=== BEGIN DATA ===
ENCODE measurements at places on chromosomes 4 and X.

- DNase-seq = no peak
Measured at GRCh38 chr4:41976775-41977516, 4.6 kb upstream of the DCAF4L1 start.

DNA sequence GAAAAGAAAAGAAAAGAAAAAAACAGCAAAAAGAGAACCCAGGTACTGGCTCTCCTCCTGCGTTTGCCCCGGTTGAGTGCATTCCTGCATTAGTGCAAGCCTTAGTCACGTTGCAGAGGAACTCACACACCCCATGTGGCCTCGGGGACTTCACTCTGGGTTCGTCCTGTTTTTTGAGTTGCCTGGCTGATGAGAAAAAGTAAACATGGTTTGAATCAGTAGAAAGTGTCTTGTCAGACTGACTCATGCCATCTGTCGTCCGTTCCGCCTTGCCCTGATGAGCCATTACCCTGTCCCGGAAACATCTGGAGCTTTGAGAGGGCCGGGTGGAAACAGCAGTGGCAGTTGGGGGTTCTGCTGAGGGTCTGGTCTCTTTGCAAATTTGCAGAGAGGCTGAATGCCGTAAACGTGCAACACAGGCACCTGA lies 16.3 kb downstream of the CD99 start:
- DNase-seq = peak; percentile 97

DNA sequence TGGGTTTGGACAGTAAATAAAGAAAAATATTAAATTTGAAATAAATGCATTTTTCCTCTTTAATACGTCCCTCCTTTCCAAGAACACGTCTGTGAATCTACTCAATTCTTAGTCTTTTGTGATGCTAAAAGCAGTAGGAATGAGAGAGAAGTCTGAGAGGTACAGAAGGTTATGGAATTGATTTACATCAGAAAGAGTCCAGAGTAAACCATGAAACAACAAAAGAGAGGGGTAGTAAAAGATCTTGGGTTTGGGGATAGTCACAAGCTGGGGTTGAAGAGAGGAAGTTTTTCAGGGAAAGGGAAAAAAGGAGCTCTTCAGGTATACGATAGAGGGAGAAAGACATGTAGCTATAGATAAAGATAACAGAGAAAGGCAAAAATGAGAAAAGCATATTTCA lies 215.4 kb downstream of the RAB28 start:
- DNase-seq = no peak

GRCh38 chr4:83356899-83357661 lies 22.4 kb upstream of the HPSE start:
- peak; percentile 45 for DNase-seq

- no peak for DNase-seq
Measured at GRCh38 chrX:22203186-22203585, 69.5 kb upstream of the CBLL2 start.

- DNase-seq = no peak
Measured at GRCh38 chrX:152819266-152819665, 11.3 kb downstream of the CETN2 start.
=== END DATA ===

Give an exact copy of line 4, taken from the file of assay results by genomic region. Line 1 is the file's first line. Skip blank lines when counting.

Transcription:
DNA sequence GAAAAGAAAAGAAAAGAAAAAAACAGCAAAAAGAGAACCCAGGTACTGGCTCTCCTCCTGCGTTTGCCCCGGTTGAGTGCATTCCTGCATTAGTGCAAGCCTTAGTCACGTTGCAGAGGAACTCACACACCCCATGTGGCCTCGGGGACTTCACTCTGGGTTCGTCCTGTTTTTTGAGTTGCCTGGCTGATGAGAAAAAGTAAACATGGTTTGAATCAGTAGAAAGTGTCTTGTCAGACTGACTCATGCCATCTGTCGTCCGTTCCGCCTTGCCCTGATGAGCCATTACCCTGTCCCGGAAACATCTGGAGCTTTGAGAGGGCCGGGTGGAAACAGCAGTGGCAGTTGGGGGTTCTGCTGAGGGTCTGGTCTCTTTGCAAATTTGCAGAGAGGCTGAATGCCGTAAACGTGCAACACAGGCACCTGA lies 16.3 kb downstream of the CD99 start: